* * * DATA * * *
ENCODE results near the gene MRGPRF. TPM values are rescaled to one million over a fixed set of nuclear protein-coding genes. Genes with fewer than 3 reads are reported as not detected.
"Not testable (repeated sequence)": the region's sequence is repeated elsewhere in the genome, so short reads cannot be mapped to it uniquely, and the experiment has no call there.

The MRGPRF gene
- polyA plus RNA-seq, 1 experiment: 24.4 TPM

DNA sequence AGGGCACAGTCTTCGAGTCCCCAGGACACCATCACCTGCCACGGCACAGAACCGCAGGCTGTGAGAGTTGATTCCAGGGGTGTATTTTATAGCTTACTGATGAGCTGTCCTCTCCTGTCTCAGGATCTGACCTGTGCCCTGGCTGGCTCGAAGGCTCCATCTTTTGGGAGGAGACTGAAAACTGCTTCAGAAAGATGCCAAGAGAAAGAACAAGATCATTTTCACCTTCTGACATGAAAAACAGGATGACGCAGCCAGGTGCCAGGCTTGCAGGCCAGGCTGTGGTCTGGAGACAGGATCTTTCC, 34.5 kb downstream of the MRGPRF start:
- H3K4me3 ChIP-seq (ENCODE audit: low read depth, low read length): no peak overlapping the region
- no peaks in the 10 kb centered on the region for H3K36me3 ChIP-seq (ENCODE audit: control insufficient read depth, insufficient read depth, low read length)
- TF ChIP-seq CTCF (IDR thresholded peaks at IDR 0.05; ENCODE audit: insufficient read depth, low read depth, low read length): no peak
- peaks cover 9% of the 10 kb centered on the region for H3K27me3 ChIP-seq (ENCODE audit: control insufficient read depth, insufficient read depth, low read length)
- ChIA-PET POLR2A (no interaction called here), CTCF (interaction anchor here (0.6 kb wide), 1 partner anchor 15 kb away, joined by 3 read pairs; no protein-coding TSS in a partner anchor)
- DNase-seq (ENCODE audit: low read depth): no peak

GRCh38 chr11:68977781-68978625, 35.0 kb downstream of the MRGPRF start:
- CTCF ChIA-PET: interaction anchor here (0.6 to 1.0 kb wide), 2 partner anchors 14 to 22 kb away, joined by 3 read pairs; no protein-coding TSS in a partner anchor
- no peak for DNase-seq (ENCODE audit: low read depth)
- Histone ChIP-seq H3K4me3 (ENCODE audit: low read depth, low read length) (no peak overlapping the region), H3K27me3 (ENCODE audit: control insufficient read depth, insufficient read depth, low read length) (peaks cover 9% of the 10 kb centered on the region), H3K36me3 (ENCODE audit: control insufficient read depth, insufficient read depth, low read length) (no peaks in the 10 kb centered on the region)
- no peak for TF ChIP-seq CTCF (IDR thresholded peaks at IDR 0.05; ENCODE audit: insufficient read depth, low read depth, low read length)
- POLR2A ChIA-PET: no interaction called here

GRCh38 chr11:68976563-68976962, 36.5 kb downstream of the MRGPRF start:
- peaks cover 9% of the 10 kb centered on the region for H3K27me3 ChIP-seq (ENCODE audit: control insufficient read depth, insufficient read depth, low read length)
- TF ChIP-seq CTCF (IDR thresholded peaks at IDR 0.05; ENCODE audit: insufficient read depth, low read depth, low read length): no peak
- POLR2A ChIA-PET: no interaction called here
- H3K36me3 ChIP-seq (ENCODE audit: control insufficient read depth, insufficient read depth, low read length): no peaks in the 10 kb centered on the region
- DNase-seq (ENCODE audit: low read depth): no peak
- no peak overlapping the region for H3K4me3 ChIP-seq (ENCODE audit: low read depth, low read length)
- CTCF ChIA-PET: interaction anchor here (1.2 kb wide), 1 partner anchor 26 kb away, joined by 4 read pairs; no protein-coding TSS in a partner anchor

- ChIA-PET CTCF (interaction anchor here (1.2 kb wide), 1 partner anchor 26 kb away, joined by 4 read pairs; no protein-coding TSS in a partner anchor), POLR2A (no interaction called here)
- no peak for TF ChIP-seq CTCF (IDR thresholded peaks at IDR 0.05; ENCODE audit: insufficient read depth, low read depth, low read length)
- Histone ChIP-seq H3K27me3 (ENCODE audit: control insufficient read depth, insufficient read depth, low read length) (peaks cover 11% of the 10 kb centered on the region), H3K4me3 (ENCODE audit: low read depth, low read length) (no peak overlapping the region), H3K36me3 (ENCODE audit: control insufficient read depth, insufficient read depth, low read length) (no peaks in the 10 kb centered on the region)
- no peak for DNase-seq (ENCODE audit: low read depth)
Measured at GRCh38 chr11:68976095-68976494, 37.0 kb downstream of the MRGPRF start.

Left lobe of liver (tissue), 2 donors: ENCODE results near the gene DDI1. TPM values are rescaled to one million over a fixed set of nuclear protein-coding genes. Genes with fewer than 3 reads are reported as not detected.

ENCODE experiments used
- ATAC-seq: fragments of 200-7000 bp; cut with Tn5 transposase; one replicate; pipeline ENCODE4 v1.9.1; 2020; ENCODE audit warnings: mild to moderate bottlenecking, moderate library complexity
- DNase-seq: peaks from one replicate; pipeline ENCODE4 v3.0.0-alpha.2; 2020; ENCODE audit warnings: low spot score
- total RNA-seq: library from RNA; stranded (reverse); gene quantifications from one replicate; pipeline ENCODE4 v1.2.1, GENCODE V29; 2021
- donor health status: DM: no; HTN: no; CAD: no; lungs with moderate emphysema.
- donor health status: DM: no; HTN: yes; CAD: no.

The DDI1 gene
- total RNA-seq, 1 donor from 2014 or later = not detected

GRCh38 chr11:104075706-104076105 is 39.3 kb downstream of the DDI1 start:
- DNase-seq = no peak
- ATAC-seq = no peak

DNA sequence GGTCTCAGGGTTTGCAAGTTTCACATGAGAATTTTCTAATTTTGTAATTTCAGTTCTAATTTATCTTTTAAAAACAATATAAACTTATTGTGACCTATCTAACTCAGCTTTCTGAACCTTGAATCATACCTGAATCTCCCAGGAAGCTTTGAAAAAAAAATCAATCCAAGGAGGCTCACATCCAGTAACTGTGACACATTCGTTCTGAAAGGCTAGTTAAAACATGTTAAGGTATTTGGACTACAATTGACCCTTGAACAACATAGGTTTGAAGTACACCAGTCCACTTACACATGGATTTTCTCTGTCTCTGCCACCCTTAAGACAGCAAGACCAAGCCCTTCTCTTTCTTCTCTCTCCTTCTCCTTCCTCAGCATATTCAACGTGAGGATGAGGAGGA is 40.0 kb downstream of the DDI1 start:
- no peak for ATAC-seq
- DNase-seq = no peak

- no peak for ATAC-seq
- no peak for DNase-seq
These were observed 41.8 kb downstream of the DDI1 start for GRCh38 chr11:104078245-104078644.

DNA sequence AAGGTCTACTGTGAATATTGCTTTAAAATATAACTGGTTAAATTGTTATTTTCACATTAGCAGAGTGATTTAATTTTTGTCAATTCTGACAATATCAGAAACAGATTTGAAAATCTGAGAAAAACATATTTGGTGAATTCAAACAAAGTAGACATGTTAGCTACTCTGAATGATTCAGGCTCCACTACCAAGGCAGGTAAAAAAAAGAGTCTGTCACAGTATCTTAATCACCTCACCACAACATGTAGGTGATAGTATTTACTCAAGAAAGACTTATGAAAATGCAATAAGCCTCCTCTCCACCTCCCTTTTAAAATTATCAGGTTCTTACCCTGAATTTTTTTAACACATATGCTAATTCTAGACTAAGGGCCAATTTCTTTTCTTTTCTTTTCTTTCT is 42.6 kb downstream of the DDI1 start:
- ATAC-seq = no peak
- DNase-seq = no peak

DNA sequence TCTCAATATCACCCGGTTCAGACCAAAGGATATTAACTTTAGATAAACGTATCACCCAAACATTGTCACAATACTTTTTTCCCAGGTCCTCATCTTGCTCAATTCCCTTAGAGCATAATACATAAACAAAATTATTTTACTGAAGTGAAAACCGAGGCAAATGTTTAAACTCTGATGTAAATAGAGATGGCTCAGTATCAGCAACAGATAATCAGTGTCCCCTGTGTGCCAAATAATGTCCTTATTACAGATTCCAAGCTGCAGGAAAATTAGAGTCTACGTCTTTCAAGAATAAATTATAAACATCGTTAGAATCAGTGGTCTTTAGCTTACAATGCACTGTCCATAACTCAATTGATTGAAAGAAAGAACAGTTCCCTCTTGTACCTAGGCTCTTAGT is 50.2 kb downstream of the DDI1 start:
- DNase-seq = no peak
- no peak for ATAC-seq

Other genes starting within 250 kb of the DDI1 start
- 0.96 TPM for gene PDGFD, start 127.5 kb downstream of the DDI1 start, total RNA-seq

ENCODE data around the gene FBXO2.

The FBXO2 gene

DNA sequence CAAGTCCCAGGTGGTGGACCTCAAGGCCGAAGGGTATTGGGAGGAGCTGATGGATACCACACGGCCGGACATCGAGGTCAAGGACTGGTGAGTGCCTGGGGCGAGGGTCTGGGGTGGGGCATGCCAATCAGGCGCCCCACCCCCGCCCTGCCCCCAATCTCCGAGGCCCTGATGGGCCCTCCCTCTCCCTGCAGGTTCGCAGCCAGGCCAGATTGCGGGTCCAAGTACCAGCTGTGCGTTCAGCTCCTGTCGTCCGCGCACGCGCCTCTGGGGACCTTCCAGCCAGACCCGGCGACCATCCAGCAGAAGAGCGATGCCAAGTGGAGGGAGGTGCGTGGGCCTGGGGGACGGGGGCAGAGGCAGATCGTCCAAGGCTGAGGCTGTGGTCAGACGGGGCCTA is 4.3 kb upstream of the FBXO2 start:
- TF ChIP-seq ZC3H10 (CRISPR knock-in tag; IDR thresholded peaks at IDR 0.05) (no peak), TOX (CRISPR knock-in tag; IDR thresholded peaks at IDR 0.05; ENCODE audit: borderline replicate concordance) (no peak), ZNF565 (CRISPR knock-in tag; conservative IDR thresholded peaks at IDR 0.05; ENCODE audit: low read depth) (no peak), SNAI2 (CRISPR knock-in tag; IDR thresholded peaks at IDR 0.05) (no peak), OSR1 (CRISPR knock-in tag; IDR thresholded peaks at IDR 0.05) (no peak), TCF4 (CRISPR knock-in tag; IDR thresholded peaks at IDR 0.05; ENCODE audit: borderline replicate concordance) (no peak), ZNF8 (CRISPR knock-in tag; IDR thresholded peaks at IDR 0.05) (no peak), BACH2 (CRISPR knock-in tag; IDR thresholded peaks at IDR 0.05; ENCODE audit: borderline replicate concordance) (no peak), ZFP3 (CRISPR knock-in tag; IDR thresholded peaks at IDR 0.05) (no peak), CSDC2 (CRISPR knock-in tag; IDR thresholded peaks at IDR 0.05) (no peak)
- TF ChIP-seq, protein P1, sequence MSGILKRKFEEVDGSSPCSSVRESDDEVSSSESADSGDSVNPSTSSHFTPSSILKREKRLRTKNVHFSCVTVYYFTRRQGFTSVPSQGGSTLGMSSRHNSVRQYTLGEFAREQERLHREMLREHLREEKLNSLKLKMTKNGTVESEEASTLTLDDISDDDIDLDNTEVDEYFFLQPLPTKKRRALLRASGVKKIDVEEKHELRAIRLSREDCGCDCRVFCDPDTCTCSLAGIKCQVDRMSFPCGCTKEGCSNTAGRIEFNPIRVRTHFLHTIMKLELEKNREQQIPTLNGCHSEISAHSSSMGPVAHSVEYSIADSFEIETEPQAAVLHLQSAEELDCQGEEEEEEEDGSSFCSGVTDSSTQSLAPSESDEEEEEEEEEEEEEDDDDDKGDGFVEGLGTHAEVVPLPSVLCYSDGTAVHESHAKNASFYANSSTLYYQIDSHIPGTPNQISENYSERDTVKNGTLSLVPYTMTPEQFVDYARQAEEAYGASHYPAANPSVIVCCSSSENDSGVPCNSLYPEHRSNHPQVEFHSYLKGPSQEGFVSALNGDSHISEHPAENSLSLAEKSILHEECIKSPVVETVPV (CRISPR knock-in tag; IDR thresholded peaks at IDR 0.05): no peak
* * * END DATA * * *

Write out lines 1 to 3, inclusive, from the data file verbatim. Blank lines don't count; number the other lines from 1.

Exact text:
ENCODE results near the gene MRGPRF. TPM values are rescaled to one million over a fixed set of nuclear protein-coding genes. Genes with fewer than 3 reads are reported as not detected.
"Not testable (repeated sequence)": the region's sequence is repeated elsewhere in the genome, so short reads cannot be mapped to it uniquely, and the experiment has no call there.

The MRGPRF gene